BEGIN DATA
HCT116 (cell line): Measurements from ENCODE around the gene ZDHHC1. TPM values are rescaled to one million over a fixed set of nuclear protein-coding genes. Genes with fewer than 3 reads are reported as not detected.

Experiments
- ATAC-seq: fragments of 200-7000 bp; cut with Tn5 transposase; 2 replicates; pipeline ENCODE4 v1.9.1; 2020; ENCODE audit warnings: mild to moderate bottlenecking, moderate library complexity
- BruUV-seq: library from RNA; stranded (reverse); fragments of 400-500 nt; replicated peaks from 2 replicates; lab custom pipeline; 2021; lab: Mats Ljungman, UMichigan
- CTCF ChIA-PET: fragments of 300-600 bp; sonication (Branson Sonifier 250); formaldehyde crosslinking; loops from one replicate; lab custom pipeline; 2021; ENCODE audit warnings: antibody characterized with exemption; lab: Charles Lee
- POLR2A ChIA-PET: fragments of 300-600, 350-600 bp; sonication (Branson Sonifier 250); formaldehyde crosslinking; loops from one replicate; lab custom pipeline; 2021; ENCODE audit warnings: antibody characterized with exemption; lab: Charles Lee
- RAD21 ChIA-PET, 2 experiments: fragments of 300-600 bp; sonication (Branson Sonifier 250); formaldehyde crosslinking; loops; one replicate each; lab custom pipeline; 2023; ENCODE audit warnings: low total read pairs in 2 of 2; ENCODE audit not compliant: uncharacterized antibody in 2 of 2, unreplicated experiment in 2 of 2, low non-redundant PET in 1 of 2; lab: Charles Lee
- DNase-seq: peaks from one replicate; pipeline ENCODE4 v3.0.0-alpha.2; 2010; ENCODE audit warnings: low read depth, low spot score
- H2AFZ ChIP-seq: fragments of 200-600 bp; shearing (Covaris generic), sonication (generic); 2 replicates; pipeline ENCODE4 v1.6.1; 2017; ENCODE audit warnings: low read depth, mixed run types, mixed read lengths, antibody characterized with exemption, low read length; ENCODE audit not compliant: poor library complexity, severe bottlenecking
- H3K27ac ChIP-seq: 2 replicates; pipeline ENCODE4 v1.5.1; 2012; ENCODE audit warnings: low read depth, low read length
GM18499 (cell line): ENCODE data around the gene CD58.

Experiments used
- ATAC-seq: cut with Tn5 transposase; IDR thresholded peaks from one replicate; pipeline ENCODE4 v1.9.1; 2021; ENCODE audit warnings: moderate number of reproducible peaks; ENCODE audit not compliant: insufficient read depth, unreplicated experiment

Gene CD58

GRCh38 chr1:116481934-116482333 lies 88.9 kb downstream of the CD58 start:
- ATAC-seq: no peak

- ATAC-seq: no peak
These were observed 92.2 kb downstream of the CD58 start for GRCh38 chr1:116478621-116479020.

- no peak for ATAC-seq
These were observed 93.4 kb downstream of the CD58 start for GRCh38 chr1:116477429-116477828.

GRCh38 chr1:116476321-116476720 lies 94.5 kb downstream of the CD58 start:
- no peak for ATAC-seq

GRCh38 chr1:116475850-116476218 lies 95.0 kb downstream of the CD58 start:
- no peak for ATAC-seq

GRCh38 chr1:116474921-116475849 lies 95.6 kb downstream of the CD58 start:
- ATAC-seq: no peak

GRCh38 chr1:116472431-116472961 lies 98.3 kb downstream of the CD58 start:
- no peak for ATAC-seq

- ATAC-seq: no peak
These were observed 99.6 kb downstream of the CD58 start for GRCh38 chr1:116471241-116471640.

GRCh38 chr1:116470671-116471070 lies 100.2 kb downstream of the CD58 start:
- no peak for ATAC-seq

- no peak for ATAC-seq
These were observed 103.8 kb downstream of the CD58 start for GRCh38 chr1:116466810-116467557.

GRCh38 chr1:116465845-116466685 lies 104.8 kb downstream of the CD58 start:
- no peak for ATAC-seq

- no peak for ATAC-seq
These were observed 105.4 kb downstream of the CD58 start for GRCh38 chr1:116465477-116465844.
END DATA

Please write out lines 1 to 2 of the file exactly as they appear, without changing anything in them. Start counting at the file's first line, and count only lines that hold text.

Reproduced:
HCT116 (cell line): Measurements from ENCODE around the gene ZDHHC1. TPM values are rescaled to one million over a fixed set of nuclear protein-coding genes. Genes with fewer than 3 reads are reported as not detected.

Experiments